Acts: Day 32 Paul at Thessalonica

Event(s): Preaching at Thessalonica; Assault on Jason’s House; Ministering at Berea
Today’s Text: 
Acts 17:1-15
Tomorrow’s Text: Acts 17:16-33

Continuing on their missionary journey, Paul and Silas travel about 33 miles to Amphipolis, followed by another 27 miles to Apollonia, and then finally an additional 35 miles to Thessalonica. Here, Paul establishes the second major church on the European continent.

It’s interesting to learn that there was a synagogue here, seeing as this was so far out. However, Thessalonica was the capital of its district of the Roman providence of Macedonia. It was a wealthy city, possessed a fine natural harbor and was located on a major Roman military highway. Well-to-do Romans settled there and Jewish merchants were attracted by the commercial advantages the city offered.

At this point in the book of Acts, we are at approximately A.D. 49; with the books of 1 and 2 Thessalonians being written about a year or two later in A.D. 50/51.

Acts 17:2,3Paul…reasoned with them…explaining and demonstrating…” The words used in these two verses to describe Paul’s approach indicate that he was very discerning on what the people needed to hear and see in order to believe. He reasoned with them, explained the Scriptures to them, gave them evidence / demonstrated the Word to them, and proclaimed the truth in a compelling way.

In other words, he dealt carefully and lovingly with their questions and doubts. We all need good teachers we can go to who will take the time to explain the things of God to us and not chastise us when we have legitimate questions or roadblocks that are keeping us from understanding or believing in what the Word of God says.

Acts 17:5the Jews who were not persuaded, becoming envious…” On day 10, we talked quite a bit about the difference between envy and jealousy. The word use here for envious comes from the same root word we found in Acts 5:17. The Jews here in Thessalonians were jealous of Paul because of the popularity and effectiveness of his message, though the way they presented their accusation was from a political angle. Almost always, when people bring accusations, there is typically a deeper issue at work than what appears on the surface. We must not be quick to react when we are falsely accused. We can’t get so caught up on focusing on the charge itself, but instead, seek the help of the Holy Spirit who can help us to discern the true underlying problem.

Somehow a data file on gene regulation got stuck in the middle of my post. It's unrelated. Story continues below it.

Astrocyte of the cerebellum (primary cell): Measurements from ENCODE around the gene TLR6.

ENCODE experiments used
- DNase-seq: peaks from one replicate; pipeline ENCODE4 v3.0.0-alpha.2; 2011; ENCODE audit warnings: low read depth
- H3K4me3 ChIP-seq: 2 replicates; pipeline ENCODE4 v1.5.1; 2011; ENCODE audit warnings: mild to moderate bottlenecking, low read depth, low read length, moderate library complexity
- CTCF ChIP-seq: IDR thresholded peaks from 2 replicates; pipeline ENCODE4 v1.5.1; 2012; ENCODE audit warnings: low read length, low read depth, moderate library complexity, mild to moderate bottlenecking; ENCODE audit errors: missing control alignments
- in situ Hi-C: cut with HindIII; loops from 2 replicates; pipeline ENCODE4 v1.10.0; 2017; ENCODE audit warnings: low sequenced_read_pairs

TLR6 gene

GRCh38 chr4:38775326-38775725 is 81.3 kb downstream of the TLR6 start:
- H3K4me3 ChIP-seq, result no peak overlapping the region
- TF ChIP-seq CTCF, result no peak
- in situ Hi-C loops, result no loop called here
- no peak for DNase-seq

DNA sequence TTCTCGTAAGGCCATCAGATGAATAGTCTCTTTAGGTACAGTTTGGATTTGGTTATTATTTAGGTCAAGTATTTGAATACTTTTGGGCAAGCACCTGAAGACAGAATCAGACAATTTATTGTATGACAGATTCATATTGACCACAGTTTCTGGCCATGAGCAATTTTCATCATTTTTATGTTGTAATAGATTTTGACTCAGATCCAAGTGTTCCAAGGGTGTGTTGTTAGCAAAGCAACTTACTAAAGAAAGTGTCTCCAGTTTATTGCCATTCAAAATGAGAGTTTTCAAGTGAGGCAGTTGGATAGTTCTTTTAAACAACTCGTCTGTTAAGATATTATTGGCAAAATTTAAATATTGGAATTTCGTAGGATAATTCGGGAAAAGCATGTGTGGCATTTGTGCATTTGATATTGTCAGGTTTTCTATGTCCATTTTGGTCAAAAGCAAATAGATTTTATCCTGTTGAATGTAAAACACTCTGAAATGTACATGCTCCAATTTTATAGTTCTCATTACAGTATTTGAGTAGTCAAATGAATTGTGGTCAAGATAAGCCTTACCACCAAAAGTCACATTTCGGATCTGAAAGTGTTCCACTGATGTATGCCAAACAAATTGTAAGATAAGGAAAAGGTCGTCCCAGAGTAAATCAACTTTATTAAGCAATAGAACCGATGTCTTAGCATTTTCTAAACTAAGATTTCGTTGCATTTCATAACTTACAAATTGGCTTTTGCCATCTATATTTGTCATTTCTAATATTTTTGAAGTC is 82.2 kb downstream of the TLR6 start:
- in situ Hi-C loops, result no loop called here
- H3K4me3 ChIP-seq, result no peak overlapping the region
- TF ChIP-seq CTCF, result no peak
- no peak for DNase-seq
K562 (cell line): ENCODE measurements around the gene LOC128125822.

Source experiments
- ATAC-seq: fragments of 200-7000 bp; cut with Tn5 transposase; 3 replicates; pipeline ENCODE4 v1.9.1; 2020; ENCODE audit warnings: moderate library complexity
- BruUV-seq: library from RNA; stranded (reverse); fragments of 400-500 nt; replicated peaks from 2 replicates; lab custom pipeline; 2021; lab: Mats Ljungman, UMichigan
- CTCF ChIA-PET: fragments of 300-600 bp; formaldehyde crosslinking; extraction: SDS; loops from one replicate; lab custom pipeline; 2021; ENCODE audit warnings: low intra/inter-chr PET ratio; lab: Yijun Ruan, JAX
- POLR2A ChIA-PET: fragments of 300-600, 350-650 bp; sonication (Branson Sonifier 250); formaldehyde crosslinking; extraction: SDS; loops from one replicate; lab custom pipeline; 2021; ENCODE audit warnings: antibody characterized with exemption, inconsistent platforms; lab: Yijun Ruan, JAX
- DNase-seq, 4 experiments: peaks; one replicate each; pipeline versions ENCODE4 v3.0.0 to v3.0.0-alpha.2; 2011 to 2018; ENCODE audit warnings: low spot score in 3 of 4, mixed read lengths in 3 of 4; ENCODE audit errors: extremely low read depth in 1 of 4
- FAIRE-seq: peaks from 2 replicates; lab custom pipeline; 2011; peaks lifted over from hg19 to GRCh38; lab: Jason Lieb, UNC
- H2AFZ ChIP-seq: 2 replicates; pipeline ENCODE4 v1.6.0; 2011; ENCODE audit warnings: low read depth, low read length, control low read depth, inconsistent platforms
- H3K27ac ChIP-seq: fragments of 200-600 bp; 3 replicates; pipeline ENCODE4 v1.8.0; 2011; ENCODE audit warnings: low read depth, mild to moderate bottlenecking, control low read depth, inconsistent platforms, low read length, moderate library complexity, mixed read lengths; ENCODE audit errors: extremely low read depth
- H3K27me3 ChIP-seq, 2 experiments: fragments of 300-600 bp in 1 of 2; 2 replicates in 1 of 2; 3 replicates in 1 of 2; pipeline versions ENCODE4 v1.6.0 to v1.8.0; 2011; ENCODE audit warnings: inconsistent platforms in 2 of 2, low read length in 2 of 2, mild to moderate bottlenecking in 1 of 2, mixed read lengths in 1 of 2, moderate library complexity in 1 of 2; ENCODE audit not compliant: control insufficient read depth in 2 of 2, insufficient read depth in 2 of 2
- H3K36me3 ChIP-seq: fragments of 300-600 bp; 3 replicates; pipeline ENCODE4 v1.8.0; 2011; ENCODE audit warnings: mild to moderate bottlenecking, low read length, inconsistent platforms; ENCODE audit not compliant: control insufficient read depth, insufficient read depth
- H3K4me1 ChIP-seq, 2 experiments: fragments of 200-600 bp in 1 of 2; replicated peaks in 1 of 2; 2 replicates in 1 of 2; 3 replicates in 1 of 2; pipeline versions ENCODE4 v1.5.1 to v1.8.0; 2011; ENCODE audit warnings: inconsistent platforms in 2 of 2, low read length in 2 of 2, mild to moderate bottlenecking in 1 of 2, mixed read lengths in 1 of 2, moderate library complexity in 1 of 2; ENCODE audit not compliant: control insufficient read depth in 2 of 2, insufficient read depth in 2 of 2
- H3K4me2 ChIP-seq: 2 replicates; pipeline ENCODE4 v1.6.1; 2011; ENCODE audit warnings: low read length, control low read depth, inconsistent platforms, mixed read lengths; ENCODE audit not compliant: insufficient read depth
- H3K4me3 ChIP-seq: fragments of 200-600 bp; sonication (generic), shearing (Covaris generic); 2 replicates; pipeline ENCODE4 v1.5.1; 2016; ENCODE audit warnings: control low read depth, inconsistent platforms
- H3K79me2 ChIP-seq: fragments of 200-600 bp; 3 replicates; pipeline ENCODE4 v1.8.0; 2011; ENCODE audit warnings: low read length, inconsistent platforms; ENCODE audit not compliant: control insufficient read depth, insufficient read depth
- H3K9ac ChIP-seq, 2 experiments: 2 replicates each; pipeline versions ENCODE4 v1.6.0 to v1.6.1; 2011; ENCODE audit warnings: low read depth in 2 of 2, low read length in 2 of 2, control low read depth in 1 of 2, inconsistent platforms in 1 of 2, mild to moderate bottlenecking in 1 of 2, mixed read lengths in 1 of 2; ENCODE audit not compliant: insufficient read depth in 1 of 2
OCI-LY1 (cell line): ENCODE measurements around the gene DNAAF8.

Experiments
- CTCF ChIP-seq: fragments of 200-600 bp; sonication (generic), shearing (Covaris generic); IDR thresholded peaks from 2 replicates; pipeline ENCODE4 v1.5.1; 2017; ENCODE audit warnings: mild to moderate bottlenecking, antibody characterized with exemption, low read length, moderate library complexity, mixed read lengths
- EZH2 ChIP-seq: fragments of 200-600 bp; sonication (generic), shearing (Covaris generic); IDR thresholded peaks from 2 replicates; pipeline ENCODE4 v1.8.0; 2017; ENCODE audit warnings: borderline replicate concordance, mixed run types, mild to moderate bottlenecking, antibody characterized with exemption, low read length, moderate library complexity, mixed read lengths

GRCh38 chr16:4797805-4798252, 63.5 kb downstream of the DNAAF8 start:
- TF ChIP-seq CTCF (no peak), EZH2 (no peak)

Acts 17:6These who have turned the world upside down…” This is one of the greatest compliments ever been paid to Christianity. So explosive was the revival that was taking place, it was as if the world had turned “upside down”.

Acts 17:9 “So when they had taken security from Jason and the rest…” Taking security is similar to what we would refer to today as posting bond. “The city officials could not find the missionaries (v. 6) to bring them to trial. Consequently they made Jason and his friends pay a bond (“pledge”), guaranteeing that Paul would cause no further trouble but leave town. If trouble continued, Jason would lose his money. If it did not, he would receive it back. Paul did leave town, and later wrote to the Thessalonians that Satan hindered his return (1 Thess. 2:18).” – Dr Thomas Constable, Bible Expositor

Acts 17:11they received the word with all readiness and searched the Scriptures daily to find out whether these things were so…” Having a teachable spirit is a mark of humility. However maturity is recognizing that we can’t just take everything we hear or read without weighing it out ourselves against the truth of God’s word. The people of Berea listened with enthusiasm and an open mind, but then they searched the Scriptures to make sure that the Word of God supported what Paul said.

Personal Takeaway:

One of the things that really stands out about watching Paul and the other apostles throughout the book of Acts is to see how intentional they were about establishing a community in which people could hear the word of God taught and preached, but they were also able to interact with it by asking questions, cross-referencing Scriptures, and learning how to apply it to their everyday lives. Discipleship is an intentional process; it’s a lifestyle which involves seeking the Holy Spirit for guidance and His teaching, as well as intentionally positioning ourselves under the leadership and influence of those we can learn from.

We all need a good network of teachers we can learn from and people we can go to who will take the time to talk through and explain the things of God to us. Who are your go-to people when you have questions or get stuck? Could that circle of influence grow? Notice that none of what we’ve seen take place so far in the book of Acts has been done by one person, working solo. Who would you like to learn from and what intentional steps can you take to surround yourself with others who can help you grow in your walk with God?